Newspaper Page Text
Th Teachers' fleeting.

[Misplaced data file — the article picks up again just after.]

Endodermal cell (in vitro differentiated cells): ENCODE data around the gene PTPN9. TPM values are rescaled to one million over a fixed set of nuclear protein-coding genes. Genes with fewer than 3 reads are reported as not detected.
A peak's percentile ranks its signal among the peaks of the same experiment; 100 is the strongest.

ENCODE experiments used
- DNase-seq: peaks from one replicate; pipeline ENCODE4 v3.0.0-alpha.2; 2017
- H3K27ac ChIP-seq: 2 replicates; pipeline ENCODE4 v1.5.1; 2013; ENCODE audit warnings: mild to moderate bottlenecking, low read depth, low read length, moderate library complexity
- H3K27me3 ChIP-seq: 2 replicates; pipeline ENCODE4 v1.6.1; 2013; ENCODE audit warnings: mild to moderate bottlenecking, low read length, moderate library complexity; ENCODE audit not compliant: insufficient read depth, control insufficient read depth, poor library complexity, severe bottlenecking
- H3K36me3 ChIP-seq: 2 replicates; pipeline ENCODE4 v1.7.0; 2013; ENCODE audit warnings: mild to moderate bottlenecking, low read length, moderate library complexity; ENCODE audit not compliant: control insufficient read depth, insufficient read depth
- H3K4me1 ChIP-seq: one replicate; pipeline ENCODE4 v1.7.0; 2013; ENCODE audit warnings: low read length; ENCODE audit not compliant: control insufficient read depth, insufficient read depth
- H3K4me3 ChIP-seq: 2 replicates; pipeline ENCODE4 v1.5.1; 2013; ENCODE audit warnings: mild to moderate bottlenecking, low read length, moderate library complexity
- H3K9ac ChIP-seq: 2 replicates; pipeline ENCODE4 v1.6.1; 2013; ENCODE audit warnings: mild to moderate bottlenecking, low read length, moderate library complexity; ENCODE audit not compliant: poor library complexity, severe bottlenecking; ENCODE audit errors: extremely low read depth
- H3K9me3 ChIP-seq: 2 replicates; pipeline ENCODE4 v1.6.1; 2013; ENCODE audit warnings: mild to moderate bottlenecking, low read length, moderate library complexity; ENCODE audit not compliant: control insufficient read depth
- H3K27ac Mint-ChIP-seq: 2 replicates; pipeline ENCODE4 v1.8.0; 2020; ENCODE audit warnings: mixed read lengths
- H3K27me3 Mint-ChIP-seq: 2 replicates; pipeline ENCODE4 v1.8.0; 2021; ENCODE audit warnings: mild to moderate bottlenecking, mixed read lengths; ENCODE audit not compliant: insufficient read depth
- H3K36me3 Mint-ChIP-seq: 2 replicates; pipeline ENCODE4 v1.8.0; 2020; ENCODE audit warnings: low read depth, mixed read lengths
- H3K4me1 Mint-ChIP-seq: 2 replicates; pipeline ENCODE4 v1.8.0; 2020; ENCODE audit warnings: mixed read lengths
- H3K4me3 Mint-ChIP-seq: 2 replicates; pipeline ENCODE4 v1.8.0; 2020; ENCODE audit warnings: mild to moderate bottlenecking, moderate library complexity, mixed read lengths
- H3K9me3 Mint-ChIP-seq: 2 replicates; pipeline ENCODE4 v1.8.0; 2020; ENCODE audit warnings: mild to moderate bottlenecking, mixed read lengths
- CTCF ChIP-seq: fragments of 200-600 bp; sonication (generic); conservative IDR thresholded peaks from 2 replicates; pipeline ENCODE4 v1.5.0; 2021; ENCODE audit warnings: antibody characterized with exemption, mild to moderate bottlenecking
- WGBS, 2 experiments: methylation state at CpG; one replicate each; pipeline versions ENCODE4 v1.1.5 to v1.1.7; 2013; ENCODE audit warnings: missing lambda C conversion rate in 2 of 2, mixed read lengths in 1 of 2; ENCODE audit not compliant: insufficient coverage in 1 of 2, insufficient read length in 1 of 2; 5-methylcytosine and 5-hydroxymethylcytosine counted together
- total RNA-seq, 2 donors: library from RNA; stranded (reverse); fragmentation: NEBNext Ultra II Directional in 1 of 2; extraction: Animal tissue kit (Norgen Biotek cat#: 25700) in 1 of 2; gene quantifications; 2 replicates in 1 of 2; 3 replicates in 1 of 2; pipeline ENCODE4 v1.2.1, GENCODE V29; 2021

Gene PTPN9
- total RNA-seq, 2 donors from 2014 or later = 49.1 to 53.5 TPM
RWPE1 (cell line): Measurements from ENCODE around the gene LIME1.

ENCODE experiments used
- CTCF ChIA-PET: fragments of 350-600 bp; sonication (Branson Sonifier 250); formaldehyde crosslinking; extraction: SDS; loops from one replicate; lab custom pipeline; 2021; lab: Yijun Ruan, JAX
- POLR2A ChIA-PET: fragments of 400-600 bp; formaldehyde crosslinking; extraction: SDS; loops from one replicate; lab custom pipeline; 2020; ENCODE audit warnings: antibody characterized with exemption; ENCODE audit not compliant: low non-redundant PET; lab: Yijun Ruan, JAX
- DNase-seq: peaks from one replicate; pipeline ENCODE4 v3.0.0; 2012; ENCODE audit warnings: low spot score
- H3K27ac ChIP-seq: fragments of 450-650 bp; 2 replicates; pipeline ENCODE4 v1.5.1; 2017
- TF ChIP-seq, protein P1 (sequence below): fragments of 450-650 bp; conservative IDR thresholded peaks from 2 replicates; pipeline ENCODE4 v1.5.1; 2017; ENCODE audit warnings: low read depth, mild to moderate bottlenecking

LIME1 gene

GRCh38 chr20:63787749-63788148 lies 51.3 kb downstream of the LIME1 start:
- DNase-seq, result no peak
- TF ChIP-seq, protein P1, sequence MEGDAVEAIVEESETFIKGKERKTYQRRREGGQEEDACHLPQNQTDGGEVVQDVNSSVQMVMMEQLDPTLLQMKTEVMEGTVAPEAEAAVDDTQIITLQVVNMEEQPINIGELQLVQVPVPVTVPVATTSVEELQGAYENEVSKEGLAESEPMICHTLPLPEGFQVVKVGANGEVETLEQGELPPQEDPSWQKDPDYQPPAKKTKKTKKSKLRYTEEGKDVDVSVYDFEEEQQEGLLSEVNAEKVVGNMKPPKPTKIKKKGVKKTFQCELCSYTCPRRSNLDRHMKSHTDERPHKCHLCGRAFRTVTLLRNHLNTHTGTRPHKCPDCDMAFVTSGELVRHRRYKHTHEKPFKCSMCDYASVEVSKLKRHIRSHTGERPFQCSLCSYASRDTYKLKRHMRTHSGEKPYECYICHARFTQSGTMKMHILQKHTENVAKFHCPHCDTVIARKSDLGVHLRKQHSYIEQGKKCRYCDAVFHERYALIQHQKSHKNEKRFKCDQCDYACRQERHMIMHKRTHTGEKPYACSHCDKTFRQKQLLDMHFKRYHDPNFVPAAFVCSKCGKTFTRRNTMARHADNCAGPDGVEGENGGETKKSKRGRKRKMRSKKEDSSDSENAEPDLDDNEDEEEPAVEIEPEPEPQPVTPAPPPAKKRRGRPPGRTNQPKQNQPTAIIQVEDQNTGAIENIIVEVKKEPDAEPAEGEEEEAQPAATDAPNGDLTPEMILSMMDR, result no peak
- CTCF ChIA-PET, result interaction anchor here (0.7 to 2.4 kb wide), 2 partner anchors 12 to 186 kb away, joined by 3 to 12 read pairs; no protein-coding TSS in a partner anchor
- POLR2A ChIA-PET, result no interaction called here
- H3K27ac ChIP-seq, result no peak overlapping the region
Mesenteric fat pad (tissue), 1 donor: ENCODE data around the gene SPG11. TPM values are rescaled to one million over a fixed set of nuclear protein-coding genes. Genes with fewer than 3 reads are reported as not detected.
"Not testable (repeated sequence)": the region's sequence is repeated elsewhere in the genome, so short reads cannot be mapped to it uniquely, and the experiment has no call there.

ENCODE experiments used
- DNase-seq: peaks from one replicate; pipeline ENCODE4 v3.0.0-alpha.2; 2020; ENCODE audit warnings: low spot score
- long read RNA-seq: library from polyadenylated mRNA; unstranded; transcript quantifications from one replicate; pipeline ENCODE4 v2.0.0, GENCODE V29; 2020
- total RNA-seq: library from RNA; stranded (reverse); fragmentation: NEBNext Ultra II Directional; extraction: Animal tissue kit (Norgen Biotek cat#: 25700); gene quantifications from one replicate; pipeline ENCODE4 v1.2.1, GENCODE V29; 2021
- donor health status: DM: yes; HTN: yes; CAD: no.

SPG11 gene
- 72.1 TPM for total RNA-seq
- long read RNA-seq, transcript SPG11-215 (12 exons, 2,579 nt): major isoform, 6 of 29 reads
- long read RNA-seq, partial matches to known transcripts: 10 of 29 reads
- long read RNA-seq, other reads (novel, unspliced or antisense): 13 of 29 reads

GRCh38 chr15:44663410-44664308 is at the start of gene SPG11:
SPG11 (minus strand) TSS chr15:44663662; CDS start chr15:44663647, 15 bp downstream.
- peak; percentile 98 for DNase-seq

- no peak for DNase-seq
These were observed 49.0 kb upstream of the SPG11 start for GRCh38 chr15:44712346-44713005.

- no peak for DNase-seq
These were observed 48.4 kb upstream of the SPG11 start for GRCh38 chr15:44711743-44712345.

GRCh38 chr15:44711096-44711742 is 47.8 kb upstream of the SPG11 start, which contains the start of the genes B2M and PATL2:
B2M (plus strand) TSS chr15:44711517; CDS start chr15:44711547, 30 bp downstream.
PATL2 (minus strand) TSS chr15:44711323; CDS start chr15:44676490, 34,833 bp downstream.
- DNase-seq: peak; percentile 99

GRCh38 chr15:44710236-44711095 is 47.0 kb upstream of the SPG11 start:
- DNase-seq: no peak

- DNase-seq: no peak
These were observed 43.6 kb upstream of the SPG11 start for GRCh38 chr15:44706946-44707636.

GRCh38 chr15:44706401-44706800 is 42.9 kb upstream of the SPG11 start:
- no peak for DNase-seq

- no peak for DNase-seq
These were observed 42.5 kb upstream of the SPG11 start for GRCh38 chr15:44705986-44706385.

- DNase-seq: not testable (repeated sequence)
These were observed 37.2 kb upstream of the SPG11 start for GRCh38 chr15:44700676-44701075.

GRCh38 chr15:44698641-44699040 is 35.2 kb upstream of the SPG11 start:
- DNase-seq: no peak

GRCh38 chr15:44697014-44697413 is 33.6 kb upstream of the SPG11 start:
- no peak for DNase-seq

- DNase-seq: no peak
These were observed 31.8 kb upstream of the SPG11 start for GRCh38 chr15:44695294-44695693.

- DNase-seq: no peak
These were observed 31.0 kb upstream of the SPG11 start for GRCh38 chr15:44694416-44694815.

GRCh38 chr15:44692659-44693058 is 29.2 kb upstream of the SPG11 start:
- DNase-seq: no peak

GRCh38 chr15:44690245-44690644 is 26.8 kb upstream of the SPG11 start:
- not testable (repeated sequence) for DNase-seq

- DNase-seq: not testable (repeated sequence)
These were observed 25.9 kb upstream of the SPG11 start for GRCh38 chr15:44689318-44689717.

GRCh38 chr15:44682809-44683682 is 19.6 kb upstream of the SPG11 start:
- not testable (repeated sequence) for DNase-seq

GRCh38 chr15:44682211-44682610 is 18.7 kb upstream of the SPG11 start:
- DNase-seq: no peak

The W". C. T. A. met at Flora, Ore., June 14, 1902. A basket dinner was served in the school house and at 2:30 P. M. the regular work of the Associ ation was taken up. Supt. Conley acted as president of the meeting, and in the absence of the secretary, Miss Lena DeVore, Mra. May Whitmore was appointed secretary. Prof. H. A. Burns introduced the work for the afternoon by taking up the subject of History. He strongly favors the teaching of history for the pleasure of it, and recommends the reading of the lesson in the class. He does not believe in allowing the pupils to commit the text to memory. Have the thought clearly impressed, teach the import ant facts, and do not allow parrot recitations. Geography should go hand in hand with history but not overshadow it. Discussions of the subject followed by W. W. Burns, Supt. Conley, Mr. Eddlcraon, Miss Nellie Beach, W. C. Wilson, Mrs. Whitmore and W. G. Locke. All favored the use of the newspaper and magazines for teach ing history, especially the history of the present day. A paper on the subject of Busy Work was read by Miss Ada Buchan an, of Grouse. Miss Buchanan thinks that busy work should b of Buch a nature as to instruct the pupil, and not merely for passing away time. Drawing, modelling, etc, being very instructive as well hb entertaining. Supt. Conley then discussed the sub ject, also H. A. Burns. The vice-president, J. W. Kerns, having arrived, now took oharge of the meeting. Miss Nellie Beach gave a talk on Teaching Numbers and illustrated her methods by objects. She used such objects for counting as tooth picks, cards, and etc. The subject was further discussed by W. W. Burns and Rev. Walker. Spelling was thee taken up by Supt. Conley. He thinks spelling is neg lected in our schools today, and that we are not suoh good spellers as' the people of twenty-five years ago. He urged teachers to take more time for spelling; give a lesson, not half a dozen words, but twenty-five or even fifty words daily. Discussions follow ed by H. A. Burns, Rev. Walker, W. W. Burns, J. A. Eddlemon and W. C. Wilson. A recess of five minutes was given after which Miss Clare Cattron read a paper, "The Progressive Teacher," in which Bhe brought out the thought very forcibly that the successful teach er must be progressive. "The School and the Home" was then very ably discussed by J. W. Kerns. He said that no two institu tions are so closely related as the school and the home. They must work together. The teacher should be more like the mother in methods of teaching, hence the necessity of the teacher knowing the parents. There should not bef however; a too intimate relationship between teacher and parents, as familiarity may lead to unaske'l for advice from parents. Supt. Conley, Rev. Walker and W. C. Wilson then discussed the subject. The election of officers wag then taken Up. Prof. Kerns was elected president of the W. C. T. A, for the coming year, H. A. Burns, vice president, and Mrs. Nora Patten, secretary. It was decided to allow the presi dent arid secretary the privilege of appointing the time and place tor the next meeting. Adjournment followed. Iu the evening a literary program was given in the M. E. church. On of the instructive and interesting features of the program1, was a lecture by Rev. Walker. That the people of Flora and vicin ity thoroughly appreciate and enjoy these teachers' meetings, is annually shown by the large crowds' in attend ance. MayF. Whitmork. Acting Secretary. By a Recent Visitor. William J. Lachner, the prominent lawyer and politician, chairman of the republican county oommittee, return ed this morning from a business trin to Enterprise, Wallowa county, with the tan on his checks as thick a hair on a dog. He left Baker City last Monday morning at 3 o'clock and ar rived at Enterprise the following morningat 1 o'clock, after a delicious ly varied trip over the O. R. & X. to La Grande, thence, on the jerkwater railway to Elgin, thenoe by stage to the garden city of the Wallowa region. "One of the most beautiful things about the people of ihe northern conuty, is their remarkable soirit of Enterprise and push. The towns of Enterprise, Lostinc, Joseph and Wal lowa were never before in a more pros perous condition. They each' teem with life and eet-up-and-ect-rnstlp. and as a direct result their inhabi tants are all well to do and happy. Tney are not kicking on the adminis- tration, don't care a rap whether the national political school keeps or not. and are devoting themselves to build ing up their home communities and developing the resources of that county. The day I arrived at Enter prise the people of the town were en gaged in shipping to Eltrin and the outer world over $20,000 worth of wool and other produce in the whv nf live stock. The day I left they follow ed with another shipment of $30,000 worth. "Enterprise citizens recently sub scribed $8000 for a big hotel in that town. They have already purchased a site, and the work of builJing the hotel will commence at once. Baker City Herald, "The Heathen Among Us." From Oregonian. Portland, Or., June 18. (To the Editor.) In your Sunday issue of the 15th, you have an editorial entitled, "Have We Heathen Among Us?" I beg Space to say a few words in reply. Having been born and raised in the "flint hills" near the summit of the Ozark Mountains, where, according to some liars, "a young man is allowed to vote when he gets over the seven year itch the third time, and they use dogs to run the young'uns down Sunday mornings to blow their noses," etc. The Ozark Mountaineer is the purest American of the Caucasian race on the continent. lie came down from the Atlantic side from Revolutionary times. Several of these old veterans are bin ied in that heath enish region. Of coursa, there are "listless and do less" people' there: sometimes whole families and neigh borhoods, but not more so than in any other mountain region on the continent. The short period of my education was in a log schoolhouse witli a dirt floor. Out of the school that 1 at tended, came a scientist that now oc cupies one of the mont important po sitions at the National Capital. He was the 12th Child in a family of 15 children, whose mother was married at 13 and very illiterate, could neither read nor write. And the father and mother both used "long green" tobac co rom their childhood. Among the schoolmates were the sons of a prim ative Baptist preacher, called a "hard shell" by writers in Methodist maga zines, such as you quote. He was the grandson of a Revolutionary soldier. The three sons that were old enough served in the Union Army, and three of his grandson'! seived in the Second Oregon, standing the severe test of the United States Army Surgeon's tape; and none failed either there or in the field. Some of his grandsons are college graduates and 'are climb ing in the arts and sciences and the learned professions in the very centers of the best civilization in America. And the old minister and his wife used "long green" tobacco and "razor backed hog bacon." Nor were these all lean, lank, slab- sided, sallow individuals. The men were tall and comparatively hand some, and many of the women were of great beauty. One girl schoolmate I saw her in 1S96 at the age of 54. Hie bloom of young womanhood was yet on her checks, and her eyes were yet bright and merry, and she still possessed the glorious ebon banner of matchless womanhood. Bhe still liv ed in a cabin that was riddled with bullets during the war. Her parents or grandparents, came to that section before or soon after Missouri was ad mitted to the Union. Her younifest daughter was a model of beauty. Her picture has been cast In medallion in many cities of the Union. I could give names, but these people do not want it published that their parents were addiotod to the use of "long green" and were raised on "sorghum, corn pone and razor bacon" as well as the wild fruits, cams and fish of that section. They are a mod est people, and those who write about them should mule a show of modesty. J. C. Cooper, Sheep Sales. The sales of sheep during the past few days are as follows: Sam Litch to Melotto Bros, of Im- naha, 1700 yearling ewes at $2,50 per head. Sam Litch to L. W. Stumbpugh and J. F. McCoy, 1700 yearling ewes at $2.50 per head. Sam Litch to Ben Rapin of Canir bridge, Idaho, 1588 yearling ewes at $2.40, and 830 wnathers at $2, Wm. Makin to L, B. Beard of Ana- tone, 3000 yearling wethers at $2. E. O. Makin to Wm. Branton of Pomeroy, Wash., 2100, 2 year old wethers at $2.50. Geo. Boner to Win. Branton, 1400 2 year old weathers at $2.50. Strayed or Stolen. One dark gray mare, 7 years old. Branded, 71) connected, on left boulder. White stripe on right side of head. $25 reward for return of mare, and $25 for proof of person who drove her off. J. R. Beard, Paradise, Or. Elgin Train Changed Time. There has been a change in the time card of tho Elgin branch, where by the train leaves La Grande at 10 o' clock a. m. instead of 11.10 as hereto fore. There is no change made in the return time, and this gives the train an hour and ten minutes longer stay at Elgin. Wallowa stages aie now on the summer schedule and con nect with the trains at Elgin. By this arrangement there is but fifteen minutes in which to change the mail from the West at Elgin. There having been no notice given of the change in the schedule, several passengers who wanted to go to Elgin were left the first trip out. La Grande Chronicle. Full Pardon Granted. On Thursday, last, Governor Ueor granted a full pardon to Frank In gram, the brave convict who interfer ed to save the lives of two of the pris on guards on the morning of the out break. Ingram, it will be remember ed was shot through the leg mid an amputation made necessary, He is recovering rapidly, and will soon le able to return to Lis home. Gov. Geer gives as a reason for granting pardon, that Ingram has spotless prison record and that his action in saving the lives of prison officials at the risk of his own, is worthy such consideration. Hoi For Paradise. If present arrangements and under standing are not disturbed, the En terprise Cornet Band will leave for Paradise on June 3, and furnish mu sic for the Fourth of July celebration at that place. Quite a large delega tion will also accompany the band. The celebration at Joseph will at tract quite a large crowd from this city also. Additional Locals. Frank Ground of Anatone, Wash., was in tho city tho first of the week. The final count of all the counties is in and Chamberlain is elected W 25(5. C. R. Butler has sold hi ranch ot Trout creek to T M. Littleton of Wyoming. Tho Pearson shearing crew at tho G raves rorralli will enmiili te t)mi ork this week. J. W. Kerns will acoept tho position of deputy sheriff under J. C. Shackle- ford for a short time. A marriage license was issued Wed nesday to Ray Dillon and Miss Mabel G hormley, both of Powatka. Wallace Docker came itrtoday after n absence of several month with a. band of sheep'for Wm. Makin. The first cherries of the s-msoo ar rived in town from Imnaha todav and sold for 45 cents per gallon. Jacob Bauer started for Omaha. this morning. Ho will return in u short time with his family and beeoniu a permanent resident, of this city. Tho joint school exercises have been indefinitely postponed at tho Trout creek school house, on a account of the school being stopped. J. S. Ellis has sold his ranch on Hurrioane creek to a gentleman from Iowa and will sell at auction on Sat urday, June 28, all his fanning i,pu. ments and household good. ' T. H. Gilham and family of La. Grande, and J. X. Rinehart and fnm, ily spent a few clays at the hike tl.U week and returned homo today. Chas. Cannon, who is workine on tho shearing machines at Baudan' was in the city Wednesday. He says they will have 14 days of work yet. John Wood and Hollio Wills worn in the city Wednesday evening en route to Walla Walla with 45 he id of horses. They have a sales barn iu that city and will dispone of tlla horses, I. E, Johnson resigned as marsh ill this morning on account of being sid; and J. I). Zurcher was appointed in his place. Johnson thought it poss ible that he might bo taking tho. smallpox. W. I. Calvin and Carl Itee'recelwd a new Alvista Panoramic camera thU week, as a premium for subsoiintioi, to the popular upoitsiuan' nugalm Recreation. I he camera has a swill ing lense ami takes everything be for it. N. C. Longfellow of Joseph, ail Frank llershey of Omaha, passed through town Monday, en route for hlgin. Mr. Jler-iioy started for . East-and Mr. Longfellow returnel Wednesday, The two Gentlemen am partners iu the sheep business in thii county. L'oawell-SmallwooJ. A very pretty wedding occurred mt Wednesday afternoon, June 25, at tho farm home of Mr. and Mrs. J. If. Sinallwoiftl, on Lower Prairie crte'j when their daughter, Letla E. wa married to Chas. C. Boswell of thin city, Rev. Green officiating. The bride was hc-auti'iilly attired in gown of cream silk. Miss Ollie Boswell, sister of the groom, was maid of honor. W. Frazicr Craig' was be.-t man. After the ceremony, the guests re paired to tho dining room, where a delicious supper was served. The brido is well and favorably known inthe county, having been a milliner in this city for two venrs. The groom is the second son of Mr. and Mrs. Ben Boswel!, and is quite a successful young business man. Those present were: Mrs. Ben Bos well, Mr. and Mrs. Randall 1! oswell, Hallie Boswell, Frazipr Craig, Miss Ollie Boswell, 'Mr. and Mrs. J. II. Smallwood and family, Sir. and Mrs. Omar Stubblufield, Miss Helen Shaw, Orion Wagner, Miss Grace Pratt, Mrs. G. S. Craig and family, mid Mrs. Wilson and daughter of La Grande,